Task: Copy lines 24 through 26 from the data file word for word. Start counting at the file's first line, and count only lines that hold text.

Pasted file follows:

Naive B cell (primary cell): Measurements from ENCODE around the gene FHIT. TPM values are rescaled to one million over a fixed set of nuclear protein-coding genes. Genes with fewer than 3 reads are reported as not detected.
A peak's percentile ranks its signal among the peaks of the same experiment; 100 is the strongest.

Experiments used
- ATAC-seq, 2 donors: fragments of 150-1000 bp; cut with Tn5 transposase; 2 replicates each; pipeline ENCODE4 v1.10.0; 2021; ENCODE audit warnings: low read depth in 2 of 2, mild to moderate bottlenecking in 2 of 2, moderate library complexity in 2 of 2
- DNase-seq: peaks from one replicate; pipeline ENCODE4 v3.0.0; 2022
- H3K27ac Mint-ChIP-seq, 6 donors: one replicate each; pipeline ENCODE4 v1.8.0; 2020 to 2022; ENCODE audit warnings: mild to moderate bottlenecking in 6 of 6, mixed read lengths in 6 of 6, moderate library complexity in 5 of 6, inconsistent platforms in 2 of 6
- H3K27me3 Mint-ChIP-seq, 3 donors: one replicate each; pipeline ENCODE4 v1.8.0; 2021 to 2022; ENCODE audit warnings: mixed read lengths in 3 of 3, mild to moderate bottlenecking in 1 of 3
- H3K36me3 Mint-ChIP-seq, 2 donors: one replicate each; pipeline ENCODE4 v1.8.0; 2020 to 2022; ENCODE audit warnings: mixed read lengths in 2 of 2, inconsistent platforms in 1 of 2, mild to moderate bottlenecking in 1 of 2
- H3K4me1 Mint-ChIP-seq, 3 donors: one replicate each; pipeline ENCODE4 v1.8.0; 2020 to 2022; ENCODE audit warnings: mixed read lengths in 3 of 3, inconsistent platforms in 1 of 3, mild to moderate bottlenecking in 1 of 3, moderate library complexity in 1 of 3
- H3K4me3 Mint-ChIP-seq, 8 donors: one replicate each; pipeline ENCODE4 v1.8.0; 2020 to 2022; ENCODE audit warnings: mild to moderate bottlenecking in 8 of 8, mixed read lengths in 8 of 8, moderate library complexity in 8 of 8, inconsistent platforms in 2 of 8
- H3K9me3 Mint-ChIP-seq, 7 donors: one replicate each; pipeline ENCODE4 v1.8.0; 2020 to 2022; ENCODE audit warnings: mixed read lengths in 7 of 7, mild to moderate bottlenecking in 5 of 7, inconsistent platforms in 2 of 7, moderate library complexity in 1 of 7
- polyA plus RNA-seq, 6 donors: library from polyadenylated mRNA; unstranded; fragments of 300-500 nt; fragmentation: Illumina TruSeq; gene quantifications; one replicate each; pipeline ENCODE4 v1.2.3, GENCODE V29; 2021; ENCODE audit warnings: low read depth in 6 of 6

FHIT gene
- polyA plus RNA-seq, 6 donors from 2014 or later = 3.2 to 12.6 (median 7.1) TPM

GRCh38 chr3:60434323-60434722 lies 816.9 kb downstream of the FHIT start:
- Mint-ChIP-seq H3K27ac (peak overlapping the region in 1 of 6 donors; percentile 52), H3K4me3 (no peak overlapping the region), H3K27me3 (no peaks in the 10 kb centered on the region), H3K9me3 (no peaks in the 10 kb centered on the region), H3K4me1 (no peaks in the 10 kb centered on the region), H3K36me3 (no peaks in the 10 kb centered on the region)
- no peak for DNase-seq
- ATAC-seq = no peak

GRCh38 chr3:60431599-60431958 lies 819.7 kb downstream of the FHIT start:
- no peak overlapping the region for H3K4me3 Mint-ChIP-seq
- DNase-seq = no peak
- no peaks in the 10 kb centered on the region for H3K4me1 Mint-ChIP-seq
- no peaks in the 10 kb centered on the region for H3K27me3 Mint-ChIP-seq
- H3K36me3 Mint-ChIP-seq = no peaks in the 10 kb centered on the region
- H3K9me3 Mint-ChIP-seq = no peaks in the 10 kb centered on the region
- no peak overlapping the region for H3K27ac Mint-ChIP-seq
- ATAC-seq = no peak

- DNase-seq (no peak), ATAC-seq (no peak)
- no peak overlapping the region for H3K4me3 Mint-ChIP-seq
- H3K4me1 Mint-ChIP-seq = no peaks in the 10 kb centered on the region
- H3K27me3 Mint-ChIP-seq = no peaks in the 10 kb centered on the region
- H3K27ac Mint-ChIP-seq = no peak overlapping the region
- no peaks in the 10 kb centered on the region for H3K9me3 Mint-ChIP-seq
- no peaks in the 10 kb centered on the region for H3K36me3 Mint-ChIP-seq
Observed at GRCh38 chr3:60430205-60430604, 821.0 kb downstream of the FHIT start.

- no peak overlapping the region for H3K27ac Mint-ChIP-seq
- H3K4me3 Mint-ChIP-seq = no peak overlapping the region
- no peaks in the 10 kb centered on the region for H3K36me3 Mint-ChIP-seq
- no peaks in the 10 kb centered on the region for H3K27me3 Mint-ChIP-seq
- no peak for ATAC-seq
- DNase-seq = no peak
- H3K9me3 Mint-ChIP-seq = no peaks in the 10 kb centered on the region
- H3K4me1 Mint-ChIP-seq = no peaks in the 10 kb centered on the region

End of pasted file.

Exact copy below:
- H3K36me3 Mint-ChIP-seq = no peaks in the 10 kb centered on the region
- H3K9me3 Mint-ChIP-seq = no peaks in the 10 kb centered on the region
- no peak overlapping the region for H3K27ac Mint-ChIP-seq